Red: A Crayon's Story

Book review by
Jan Carr, Common Sense Media
Red: A Crayon's Story Book Poster Image
Fresh and meaningful take on the old axiom "be yourself."

Parents say

age 10+
Based on 2 reviews

Kids say

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A lot or a little?

The parents' guide to what's in this book.

Educational Value

Some basics about color and which things in the world are certain colors. 

Positive Messages

Be true to yourself. Persevere when trying to discover your true self. Some friends are well-meaning but steer you in wrong directions. Some friends may help in unexpected ways. A gentle lesson about acceptance of others and yourself.

Positive Role Models & Representations

Red is frustrated but perseveres and finds his true self. His friends help, sometimes in unexpected ways.

Violence & Scariness
Language

What parents need to know

Parents need to know that Red: A Crayon's Story, by bestselling picture-book author Michael Hall, is a completely fresh and fun take on the shopworn moral "be yourself." Red is a crayon who, notwithstanding his name, is clearly blue. Though he tries to draw cherries and hearts and the other crayons cheer him on in well-meaning ways, everything he draws comes out blue. Infused with emotional smarts and empathy, this story celebrates diversity and difference in all its forms.

User Reviews

  • Parents say
  • Kids say
Adult Written bydonnagelane September 8, 2018

Look deeper

This book is about transgender. Several parents have read it and agree it is a sneaky way to let children think it is ok. Look deeper, people! As a Christian... Continue reading
Parent of an infant and 7 year old Written byChristina B. March 18, 2018

Love it

I got this book from a friend for my 10 month old baby. I read it to him all the time he loves the colours and the pictures in it. It also has a really good me... Continue reading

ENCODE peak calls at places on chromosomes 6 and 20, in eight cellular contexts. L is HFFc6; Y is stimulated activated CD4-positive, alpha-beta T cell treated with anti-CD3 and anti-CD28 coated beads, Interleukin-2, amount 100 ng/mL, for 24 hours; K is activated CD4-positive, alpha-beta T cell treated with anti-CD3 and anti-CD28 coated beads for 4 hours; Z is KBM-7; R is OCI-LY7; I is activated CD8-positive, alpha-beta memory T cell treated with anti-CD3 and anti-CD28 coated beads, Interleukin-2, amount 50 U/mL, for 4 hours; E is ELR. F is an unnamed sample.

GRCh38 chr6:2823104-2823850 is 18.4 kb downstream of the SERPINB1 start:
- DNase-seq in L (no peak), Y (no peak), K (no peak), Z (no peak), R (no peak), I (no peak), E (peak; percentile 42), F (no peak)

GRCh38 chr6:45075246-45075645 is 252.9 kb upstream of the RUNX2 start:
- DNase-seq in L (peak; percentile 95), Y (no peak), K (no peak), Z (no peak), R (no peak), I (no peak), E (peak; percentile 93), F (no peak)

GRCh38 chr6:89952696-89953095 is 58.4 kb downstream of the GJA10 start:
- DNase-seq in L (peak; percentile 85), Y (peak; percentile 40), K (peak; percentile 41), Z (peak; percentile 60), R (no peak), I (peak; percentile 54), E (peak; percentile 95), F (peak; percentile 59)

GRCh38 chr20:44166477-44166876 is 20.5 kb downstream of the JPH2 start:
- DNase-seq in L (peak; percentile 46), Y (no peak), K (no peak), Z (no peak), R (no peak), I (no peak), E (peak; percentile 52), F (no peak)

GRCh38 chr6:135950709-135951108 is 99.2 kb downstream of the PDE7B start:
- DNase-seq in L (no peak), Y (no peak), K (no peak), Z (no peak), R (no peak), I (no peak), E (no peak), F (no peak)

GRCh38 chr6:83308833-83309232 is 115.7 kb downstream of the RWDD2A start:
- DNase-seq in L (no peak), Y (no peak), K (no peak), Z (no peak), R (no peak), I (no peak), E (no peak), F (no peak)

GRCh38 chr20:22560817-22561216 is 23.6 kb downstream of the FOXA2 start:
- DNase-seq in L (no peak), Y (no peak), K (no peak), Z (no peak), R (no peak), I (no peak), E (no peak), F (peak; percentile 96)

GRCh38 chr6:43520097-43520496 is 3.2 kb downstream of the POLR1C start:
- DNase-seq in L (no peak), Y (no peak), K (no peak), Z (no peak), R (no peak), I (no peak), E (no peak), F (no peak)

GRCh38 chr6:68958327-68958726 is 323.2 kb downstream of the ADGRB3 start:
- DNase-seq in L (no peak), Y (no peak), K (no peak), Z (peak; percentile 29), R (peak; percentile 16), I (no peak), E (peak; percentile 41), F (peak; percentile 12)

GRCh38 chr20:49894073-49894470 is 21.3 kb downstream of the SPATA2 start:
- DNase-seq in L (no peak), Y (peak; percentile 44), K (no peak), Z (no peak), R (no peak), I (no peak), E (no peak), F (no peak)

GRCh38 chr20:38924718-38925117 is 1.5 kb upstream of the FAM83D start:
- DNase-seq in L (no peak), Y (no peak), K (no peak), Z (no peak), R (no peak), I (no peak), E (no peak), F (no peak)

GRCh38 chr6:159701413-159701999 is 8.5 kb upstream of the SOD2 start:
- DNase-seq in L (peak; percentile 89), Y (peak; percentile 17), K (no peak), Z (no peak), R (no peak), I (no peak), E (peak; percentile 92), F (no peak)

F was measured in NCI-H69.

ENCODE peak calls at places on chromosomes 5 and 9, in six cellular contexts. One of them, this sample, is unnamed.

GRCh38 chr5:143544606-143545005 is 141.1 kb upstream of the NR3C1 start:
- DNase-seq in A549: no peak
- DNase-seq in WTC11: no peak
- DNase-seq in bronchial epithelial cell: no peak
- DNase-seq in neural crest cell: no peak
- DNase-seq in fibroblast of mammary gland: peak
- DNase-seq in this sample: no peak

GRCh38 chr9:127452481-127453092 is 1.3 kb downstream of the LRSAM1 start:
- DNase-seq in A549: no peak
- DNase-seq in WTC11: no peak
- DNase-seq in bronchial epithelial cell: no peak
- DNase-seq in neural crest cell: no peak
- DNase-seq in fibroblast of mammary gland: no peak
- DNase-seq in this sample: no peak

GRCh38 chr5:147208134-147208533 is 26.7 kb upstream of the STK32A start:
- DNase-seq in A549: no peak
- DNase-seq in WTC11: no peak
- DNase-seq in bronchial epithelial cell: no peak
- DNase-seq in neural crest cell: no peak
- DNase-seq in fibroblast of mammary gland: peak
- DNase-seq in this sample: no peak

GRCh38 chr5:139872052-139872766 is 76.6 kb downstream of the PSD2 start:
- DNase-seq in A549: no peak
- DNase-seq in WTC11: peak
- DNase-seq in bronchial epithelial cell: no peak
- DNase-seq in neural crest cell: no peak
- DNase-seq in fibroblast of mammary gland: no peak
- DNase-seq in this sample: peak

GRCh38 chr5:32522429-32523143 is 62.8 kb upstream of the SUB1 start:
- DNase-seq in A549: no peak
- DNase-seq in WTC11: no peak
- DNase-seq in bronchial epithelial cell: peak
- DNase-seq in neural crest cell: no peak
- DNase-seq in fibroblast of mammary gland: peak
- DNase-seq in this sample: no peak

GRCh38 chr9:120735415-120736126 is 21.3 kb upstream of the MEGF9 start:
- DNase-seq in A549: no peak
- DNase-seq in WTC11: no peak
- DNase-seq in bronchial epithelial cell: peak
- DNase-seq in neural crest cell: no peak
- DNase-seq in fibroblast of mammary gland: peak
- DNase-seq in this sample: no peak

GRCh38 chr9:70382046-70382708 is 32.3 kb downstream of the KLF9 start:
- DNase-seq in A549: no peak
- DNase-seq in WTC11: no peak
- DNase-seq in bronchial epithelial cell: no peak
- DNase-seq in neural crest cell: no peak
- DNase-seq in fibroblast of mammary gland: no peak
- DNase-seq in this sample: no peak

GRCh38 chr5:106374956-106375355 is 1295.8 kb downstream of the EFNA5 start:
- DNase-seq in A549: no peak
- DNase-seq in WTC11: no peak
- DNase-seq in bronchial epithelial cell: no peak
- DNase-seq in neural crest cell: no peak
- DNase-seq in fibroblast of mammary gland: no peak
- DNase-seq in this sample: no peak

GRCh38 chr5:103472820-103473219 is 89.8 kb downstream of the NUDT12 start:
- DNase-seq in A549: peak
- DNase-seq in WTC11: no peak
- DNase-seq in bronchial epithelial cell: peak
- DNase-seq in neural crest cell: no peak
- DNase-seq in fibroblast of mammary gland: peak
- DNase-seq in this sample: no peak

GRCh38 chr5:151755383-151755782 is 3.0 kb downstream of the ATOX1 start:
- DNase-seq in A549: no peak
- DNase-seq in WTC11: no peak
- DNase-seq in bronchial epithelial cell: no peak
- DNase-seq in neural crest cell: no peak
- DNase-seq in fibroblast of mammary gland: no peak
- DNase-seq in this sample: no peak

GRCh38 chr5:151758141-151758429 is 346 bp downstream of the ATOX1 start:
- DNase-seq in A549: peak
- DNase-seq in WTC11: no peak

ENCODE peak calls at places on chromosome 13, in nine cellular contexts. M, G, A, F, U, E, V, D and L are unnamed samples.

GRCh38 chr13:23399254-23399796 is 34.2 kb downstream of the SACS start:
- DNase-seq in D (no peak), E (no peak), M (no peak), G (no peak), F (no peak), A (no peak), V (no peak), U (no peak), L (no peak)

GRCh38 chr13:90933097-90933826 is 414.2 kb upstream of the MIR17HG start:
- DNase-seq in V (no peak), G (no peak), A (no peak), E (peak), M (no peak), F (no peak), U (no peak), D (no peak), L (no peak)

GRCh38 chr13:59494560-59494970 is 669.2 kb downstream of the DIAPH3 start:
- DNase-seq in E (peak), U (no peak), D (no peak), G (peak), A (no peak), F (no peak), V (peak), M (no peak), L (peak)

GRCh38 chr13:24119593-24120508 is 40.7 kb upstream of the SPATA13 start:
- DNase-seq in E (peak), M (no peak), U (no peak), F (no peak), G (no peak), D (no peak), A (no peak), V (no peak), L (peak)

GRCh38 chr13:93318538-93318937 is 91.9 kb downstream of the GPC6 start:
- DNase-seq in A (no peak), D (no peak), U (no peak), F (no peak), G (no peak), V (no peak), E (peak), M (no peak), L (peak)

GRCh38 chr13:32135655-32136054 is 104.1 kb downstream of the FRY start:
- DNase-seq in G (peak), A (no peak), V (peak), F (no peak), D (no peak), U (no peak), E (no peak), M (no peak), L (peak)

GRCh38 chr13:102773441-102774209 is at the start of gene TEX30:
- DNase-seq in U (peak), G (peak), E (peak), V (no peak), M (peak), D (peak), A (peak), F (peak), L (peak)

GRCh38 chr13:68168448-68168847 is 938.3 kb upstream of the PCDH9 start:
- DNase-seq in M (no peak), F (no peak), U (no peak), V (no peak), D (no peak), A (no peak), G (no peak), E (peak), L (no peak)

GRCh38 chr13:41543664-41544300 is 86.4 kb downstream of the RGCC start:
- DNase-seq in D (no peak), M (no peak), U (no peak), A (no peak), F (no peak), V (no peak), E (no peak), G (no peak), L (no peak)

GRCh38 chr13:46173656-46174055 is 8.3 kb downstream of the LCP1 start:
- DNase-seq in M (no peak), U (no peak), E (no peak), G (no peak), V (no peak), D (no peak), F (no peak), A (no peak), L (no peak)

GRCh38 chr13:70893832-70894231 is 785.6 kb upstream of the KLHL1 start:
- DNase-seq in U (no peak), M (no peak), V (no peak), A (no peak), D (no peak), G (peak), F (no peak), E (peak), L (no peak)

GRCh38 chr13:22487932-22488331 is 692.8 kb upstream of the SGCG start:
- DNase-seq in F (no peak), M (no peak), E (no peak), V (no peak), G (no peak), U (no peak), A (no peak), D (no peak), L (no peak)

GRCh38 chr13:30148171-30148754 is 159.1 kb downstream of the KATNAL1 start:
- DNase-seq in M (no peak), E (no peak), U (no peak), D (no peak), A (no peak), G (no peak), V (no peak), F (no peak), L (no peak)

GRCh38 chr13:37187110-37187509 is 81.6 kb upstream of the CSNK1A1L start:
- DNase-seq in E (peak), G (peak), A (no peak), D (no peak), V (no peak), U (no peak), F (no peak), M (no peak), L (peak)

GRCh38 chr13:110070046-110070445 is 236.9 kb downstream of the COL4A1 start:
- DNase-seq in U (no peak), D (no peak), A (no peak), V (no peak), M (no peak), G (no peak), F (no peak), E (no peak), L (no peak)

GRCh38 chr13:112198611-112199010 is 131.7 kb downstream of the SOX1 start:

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What's the story?

Red is a crayon whose label reads "Red," so he's encouraged to draw fire engines, strawberries, and hearts. But somehow, his art always turns out blue. The other crayons offer well-meaning suggestions, then line up with an array of opinions: He has to press harder, he came that way from the factory, maybe he's not sharp enough, maybe he's broken -- will tape help? Still, "even with all our help and all his hard work, he just couldn't get the hang of it." Then one day, a friend asks him to make a blue ocean. Reluctantly, he tries and succeeds: "I'm blue!" Which now makes sense not only to him but to all the other crayons ("My son is brilliant," "I always said he was blue"). And now he can reach for the (very blue) sky!

Is it any good?

The moral "be yourself" abounds in children's books; in unskilled hands, the story can be colorless and stripped of meaning, but this is a completely fresh, kid-friendly take on the subject. Kids can see right away that Red is blue. And they'll relate when the other crayons (read: parents, teachers, peers) push him in ways that, though seemingly helpful and well-intentioned, feel uncomfortable and untrue to self.

The art is graphic and bright, the storytelling smart, and the emotion surprisingly affecting. Kids can take the message to heart, and the book can spur a family discussion.

Talk to your kids about ...

  • Families can talk about differences. How are some of your friends different from one another? Do you ever expect people to act in certain ways?

  • How does the author make a crayon seem like a person with feelings and personality? What about the art makes you understand how Red is feeling? 

  • What's your favorite color? Why?

Book details

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